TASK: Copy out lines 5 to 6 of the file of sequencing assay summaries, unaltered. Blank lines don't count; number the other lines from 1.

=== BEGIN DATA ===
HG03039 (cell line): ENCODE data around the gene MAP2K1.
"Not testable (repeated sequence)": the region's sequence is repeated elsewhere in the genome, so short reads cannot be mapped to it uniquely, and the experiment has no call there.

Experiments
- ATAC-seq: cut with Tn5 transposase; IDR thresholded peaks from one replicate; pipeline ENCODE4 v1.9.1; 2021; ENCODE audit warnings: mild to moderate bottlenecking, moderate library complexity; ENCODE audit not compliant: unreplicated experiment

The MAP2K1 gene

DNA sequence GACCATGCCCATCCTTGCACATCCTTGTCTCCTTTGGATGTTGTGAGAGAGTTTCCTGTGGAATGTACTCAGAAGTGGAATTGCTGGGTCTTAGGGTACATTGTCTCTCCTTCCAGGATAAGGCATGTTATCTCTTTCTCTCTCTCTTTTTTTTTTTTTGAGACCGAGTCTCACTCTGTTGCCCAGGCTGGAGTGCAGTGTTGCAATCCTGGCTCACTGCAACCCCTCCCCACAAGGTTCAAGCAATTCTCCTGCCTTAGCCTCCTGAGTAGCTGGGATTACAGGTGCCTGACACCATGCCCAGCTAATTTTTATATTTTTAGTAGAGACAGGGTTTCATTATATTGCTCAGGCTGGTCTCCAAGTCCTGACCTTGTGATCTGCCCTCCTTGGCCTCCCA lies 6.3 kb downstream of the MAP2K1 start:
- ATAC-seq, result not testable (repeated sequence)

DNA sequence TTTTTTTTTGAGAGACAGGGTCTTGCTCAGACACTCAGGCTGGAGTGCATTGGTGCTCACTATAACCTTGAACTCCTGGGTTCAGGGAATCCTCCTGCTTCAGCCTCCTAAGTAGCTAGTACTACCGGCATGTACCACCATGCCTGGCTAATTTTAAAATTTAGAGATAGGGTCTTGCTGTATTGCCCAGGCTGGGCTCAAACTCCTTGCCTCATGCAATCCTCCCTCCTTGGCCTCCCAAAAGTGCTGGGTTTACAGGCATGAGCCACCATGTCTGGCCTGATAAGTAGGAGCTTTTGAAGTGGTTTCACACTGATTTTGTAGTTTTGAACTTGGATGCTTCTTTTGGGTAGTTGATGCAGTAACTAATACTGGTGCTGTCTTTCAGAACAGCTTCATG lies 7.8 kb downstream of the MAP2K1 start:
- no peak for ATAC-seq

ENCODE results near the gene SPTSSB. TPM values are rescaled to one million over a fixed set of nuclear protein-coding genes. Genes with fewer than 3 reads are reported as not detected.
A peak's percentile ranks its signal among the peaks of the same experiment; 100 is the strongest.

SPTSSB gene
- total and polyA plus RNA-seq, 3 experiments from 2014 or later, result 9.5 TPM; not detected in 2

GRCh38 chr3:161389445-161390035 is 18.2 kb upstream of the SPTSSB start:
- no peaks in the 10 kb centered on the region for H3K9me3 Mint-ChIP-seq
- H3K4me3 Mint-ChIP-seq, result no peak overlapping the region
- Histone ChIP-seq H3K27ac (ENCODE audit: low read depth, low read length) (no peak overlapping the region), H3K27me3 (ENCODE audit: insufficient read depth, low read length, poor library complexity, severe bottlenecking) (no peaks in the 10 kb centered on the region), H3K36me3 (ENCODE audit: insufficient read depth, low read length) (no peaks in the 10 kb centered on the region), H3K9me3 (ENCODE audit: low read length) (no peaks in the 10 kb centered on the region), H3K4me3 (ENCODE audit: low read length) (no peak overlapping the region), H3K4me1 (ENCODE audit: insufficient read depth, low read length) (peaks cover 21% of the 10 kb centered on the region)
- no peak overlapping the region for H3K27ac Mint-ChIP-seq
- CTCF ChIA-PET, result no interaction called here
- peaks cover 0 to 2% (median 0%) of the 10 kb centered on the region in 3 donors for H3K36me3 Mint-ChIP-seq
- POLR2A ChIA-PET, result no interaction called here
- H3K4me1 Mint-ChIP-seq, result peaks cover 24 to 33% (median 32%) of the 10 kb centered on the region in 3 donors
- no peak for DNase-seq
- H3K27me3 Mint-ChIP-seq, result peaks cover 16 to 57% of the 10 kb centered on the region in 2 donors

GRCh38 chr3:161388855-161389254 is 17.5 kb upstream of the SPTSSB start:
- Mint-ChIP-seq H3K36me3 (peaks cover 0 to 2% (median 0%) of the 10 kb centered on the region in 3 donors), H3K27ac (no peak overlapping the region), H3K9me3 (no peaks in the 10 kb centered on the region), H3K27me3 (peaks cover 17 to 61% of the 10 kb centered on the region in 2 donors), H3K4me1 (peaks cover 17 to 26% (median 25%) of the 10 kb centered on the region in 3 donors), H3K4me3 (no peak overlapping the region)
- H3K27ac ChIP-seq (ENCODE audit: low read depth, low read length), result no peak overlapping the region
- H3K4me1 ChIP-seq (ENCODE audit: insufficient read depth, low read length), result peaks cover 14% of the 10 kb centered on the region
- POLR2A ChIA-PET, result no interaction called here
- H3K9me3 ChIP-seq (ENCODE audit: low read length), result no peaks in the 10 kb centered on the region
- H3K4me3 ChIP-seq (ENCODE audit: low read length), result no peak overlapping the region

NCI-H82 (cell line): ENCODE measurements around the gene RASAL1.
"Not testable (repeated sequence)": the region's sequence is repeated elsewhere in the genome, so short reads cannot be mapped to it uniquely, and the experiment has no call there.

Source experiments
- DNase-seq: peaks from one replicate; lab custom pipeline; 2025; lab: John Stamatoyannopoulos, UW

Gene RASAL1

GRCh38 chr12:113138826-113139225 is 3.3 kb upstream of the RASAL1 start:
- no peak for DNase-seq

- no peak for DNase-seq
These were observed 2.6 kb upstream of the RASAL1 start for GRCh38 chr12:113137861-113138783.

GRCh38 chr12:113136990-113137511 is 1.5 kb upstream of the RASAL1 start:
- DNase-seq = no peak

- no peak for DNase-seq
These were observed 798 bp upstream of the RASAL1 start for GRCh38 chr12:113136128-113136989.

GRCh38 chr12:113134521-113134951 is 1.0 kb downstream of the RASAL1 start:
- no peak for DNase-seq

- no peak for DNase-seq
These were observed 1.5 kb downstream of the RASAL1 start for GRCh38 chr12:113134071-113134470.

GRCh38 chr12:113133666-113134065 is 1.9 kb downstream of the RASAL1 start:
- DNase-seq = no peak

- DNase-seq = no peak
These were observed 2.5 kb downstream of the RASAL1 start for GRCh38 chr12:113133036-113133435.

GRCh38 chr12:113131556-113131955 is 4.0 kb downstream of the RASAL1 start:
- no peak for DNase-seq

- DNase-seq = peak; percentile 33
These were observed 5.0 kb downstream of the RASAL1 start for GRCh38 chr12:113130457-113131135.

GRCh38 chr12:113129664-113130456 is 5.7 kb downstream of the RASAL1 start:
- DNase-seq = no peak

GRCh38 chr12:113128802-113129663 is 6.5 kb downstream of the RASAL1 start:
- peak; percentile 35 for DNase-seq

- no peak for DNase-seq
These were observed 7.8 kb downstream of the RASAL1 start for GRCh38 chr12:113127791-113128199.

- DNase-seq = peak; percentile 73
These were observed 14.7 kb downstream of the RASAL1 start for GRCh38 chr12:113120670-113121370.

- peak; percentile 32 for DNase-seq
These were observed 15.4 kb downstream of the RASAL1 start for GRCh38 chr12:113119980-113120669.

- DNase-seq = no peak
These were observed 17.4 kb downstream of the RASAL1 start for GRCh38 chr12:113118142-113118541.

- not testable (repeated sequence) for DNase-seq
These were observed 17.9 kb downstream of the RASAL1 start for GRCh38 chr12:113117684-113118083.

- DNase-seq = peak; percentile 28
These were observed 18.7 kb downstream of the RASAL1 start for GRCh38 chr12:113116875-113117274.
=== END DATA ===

The MAP2K1 gene

DNA sequence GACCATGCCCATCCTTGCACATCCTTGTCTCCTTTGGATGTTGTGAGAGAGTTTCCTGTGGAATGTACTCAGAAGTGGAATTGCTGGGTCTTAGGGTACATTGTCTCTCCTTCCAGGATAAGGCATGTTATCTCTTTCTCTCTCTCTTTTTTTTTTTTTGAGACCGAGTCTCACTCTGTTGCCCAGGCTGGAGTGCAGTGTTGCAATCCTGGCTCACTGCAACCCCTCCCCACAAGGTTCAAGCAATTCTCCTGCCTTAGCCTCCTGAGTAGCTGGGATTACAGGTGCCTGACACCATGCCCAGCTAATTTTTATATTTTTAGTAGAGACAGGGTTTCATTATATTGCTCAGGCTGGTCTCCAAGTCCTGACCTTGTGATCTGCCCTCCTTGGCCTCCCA lies 6.3 kb downstream of the MAP2K1 start: